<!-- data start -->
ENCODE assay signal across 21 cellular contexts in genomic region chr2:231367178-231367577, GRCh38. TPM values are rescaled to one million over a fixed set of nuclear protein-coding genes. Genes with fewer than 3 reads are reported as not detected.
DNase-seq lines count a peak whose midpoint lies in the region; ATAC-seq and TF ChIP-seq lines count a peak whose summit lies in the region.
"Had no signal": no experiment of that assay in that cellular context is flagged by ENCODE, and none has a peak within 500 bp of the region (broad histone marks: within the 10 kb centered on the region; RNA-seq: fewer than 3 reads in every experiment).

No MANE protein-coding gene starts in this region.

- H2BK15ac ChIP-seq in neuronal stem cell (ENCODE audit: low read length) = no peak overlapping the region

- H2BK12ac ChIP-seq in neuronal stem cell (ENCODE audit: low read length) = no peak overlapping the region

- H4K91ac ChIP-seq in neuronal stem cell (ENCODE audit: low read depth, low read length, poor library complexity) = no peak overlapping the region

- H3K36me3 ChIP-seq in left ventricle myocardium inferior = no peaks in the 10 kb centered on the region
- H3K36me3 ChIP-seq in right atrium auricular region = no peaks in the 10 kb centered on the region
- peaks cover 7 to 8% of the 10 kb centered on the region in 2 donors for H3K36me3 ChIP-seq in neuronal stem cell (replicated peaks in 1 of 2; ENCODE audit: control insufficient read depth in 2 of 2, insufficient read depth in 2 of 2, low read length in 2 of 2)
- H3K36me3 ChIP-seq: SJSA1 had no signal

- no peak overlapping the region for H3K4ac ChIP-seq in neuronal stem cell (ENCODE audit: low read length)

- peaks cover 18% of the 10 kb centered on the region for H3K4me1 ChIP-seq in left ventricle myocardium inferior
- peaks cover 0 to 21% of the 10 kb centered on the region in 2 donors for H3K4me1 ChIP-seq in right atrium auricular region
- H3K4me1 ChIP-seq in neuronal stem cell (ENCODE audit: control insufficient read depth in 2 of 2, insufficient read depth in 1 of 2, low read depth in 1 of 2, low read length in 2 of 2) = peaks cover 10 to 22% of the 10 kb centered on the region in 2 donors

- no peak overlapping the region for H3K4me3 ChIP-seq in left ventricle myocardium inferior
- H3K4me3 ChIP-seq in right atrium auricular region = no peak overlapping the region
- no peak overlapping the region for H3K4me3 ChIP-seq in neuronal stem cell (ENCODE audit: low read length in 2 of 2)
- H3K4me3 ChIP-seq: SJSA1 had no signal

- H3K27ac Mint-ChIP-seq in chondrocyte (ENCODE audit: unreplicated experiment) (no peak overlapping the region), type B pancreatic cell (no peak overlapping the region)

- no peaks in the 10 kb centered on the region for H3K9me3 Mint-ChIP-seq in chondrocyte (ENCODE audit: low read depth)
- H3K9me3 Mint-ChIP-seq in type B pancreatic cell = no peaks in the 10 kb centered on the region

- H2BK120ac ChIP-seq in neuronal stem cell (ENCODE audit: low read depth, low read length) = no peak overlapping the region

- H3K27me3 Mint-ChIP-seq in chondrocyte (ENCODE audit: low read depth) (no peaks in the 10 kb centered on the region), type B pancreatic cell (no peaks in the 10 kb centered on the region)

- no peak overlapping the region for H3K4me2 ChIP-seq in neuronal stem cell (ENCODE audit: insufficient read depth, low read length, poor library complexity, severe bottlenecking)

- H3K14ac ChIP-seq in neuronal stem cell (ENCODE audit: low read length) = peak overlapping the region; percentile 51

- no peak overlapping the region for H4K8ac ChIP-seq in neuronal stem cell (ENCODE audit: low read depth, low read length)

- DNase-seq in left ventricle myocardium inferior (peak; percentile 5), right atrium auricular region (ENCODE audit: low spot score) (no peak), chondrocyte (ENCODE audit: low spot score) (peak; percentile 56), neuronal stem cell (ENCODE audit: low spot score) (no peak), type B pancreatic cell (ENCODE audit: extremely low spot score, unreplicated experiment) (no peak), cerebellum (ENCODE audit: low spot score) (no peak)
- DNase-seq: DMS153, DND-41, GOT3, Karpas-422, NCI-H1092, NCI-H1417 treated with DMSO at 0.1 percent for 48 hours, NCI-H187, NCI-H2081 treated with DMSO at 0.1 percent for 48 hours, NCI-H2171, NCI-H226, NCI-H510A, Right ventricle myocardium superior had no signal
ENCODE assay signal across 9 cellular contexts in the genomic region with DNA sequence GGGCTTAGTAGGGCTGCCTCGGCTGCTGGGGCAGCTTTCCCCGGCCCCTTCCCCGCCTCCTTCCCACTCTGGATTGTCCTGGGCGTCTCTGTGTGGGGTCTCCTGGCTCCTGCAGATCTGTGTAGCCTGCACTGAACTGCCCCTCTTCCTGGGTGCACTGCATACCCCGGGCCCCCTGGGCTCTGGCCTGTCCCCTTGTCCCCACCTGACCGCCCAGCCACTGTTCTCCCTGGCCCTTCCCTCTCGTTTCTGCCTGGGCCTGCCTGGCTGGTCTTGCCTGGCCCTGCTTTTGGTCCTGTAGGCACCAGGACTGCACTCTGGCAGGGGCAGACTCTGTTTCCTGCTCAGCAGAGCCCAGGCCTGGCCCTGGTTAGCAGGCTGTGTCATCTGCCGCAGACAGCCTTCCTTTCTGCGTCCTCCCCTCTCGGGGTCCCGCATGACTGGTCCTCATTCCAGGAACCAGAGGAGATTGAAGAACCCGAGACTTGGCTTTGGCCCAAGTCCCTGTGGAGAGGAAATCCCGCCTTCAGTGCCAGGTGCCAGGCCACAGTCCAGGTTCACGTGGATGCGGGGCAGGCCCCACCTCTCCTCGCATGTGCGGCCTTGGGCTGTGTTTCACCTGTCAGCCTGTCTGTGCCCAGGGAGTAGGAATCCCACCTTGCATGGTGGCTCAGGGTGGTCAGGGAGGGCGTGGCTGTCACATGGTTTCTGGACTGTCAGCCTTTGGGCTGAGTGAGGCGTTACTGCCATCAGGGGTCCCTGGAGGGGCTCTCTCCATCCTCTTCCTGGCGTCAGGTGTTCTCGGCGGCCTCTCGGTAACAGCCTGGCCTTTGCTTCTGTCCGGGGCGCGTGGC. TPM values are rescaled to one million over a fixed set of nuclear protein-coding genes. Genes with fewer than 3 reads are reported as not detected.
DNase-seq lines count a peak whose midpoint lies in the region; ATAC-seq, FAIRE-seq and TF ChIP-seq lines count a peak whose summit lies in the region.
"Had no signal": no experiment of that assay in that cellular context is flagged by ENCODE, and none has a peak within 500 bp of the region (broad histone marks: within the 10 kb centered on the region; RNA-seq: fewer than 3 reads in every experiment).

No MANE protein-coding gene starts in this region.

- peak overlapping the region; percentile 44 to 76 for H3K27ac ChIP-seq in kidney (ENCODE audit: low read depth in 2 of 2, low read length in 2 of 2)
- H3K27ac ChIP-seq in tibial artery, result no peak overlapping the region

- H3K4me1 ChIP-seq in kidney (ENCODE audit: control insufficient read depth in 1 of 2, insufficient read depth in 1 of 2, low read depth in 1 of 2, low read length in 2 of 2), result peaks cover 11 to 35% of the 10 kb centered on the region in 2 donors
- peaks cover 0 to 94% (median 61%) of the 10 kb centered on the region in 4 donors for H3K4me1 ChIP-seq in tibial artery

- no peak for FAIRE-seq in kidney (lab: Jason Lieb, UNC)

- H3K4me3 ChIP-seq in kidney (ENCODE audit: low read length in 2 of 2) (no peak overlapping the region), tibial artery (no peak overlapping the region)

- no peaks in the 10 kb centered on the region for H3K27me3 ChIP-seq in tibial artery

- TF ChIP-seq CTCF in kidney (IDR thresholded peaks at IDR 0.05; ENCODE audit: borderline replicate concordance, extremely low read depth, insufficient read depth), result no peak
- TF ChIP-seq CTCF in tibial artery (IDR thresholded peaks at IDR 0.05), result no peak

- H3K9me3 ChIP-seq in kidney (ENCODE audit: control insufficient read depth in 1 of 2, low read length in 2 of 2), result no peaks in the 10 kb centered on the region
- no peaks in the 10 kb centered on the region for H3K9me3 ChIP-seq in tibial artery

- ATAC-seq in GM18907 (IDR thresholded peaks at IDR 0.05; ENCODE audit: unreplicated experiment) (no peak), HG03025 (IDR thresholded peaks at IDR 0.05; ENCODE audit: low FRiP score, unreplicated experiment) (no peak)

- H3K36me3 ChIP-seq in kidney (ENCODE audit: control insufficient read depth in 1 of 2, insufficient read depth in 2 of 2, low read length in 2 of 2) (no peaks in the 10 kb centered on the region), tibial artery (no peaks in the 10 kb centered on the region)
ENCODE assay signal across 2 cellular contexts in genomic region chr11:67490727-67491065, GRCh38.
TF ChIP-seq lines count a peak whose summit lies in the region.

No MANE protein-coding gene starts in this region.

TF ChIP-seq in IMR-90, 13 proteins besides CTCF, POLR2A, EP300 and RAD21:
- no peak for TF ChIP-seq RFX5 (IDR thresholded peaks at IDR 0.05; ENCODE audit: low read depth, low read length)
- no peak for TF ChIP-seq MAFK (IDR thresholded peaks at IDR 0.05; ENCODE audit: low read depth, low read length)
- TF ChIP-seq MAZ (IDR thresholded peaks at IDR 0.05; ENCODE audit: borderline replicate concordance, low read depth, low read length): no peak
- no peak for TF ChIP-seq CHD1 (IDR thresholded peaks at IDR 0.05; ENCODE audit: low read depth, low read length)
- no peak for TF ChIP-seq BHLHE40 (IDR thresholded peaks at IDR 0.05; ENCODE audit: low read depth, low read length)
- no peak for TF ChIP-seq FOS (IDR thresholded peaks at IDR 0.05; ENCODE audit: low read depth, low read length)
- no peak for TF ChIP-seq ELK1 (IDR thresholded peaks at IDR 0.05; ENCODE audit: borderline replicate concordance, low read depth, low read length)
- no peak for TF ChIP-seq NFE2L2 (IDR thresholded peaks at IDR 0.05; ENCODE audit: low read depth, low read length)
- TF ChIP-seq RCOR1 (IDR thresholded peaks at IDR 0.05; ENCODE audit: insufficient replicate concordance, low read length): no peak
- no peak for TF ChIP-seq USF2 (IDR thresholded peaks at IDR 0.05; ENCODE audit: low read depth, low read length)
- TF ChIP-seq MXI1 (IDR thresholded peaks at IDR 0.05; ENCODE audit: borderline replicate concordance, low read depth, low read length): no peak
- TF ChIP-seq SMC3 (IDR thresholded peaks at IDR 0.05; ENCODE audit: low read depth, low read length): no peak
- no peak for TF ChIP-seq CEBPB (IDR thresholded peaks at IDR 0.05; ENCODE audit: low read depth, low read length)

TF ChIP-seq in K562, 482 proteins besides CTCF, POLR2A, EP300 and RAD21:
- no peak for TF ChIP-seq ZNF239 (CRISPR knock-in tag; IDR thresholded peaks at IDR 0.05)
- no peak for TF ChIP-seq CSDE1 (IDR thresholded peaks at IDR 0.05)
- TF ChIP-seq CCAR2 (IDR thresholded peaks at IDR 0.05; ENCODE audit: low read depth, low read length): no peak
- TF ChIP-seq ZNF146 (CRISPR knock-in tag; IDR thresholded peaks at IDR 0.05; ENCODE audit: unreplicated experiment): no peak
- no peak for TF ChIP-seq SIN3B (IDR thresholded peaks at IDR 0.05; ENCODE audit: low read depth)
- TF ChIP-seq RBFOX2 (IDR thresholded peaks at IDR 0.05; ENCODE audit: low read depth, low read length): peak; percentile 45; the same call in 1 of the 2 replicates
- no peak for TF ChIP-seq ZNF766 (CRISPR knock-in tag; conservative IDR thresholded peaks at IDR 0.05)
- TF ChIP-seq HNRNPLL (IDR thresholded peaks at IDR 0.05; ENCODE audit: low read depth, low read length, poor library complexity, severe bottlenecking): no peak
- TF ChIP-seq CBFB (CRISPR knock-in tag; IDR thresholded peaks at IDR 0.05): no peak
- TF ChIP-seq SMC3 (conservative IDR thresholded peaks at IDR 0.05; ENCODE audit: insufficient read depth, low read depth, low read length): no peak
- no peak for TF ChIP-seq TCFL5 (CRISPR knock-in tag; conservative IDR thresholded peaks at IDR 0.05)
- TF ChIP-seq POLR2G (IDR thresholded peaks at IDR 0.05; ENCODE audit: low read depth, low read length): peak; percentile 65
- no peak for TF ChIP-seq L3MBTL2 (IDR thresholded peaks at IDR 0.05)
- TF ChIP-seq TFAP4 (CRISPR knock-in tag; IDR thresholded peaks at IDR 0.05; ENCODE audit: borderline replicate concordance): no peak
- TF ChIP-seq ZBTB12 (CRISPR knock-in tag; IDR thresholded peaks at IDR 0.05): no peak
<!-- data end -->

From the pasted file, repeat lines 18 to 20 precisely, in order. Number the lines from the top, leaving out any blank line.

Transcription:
- no peak overlapping the region for H3K4me3 ChIP-seq in neuronal stem cell (ENCODE audit: low read length in 2 of 2)
- H3K4me3 ChIP-seq: SJSA1 had no signal

- H3K27ac Mint-ChIP-seq in chondrocyte (ENCODE audit: unreplicated experiment) (no peak overlapping the region), type B pancreatic cell (no peak overlapping the region)